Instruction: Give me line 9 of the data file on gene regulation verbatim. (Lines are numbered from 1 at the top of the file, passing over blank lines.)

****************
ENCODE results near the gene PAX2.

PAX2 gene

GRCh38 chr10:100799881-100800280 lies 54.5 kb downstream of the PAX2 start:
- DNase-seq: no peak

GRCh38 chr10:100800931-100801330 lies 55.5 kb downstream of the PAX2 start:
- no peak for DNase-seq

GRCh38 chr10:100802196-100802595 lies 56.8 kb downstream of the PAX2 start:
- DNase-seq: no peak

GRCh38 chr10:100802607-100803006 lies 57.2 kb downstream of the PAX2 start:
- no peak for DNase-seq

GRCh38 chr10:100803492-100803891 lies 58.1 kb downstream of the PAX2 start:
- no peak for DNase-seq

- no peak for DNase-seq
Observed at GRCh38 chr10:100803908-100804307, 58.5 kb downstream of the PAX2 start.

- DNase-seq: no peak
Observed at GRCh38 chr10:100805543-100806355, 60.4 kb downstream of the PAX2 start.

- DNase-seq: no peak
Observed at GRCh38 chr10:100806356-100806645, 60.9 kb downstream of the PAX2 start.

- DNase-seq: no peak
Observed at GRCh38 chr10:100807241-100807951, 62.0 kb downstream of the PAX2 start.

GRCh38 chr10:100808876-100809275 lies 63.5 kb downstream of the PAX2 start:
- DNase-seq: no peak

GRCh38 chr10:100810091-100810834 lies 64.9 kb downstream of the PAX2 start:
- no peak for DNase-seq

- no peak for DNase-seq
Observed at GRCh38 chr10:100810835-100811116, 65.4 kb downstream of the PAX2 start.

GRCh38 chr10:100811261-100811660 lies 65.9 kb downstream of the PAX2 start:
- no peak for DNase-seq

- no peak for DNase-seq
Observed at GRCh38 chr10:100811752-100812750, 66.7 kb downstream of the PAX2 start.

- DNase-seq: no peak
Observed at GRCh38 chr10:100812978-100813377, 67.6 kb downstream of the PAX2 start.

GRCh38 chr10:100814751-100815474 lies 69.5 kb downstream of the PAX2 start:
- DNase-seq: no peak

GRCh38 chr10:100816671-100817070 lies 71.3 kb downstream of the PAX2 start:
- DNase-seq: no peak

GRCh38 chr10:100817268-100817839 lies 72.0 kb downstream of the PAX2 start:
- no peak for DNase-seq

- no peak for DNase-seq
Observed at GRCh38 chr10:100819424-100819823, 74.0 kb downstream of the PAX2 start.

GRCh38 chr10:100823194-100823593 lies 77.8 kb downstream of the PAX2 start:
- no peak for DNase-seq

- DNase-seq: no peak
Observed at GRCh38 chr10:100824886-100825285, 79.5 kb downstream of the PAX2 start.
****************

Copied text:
GRCh38 chr10:100802607-100803006 lies 57.2 kb downstream of the PAX2 start: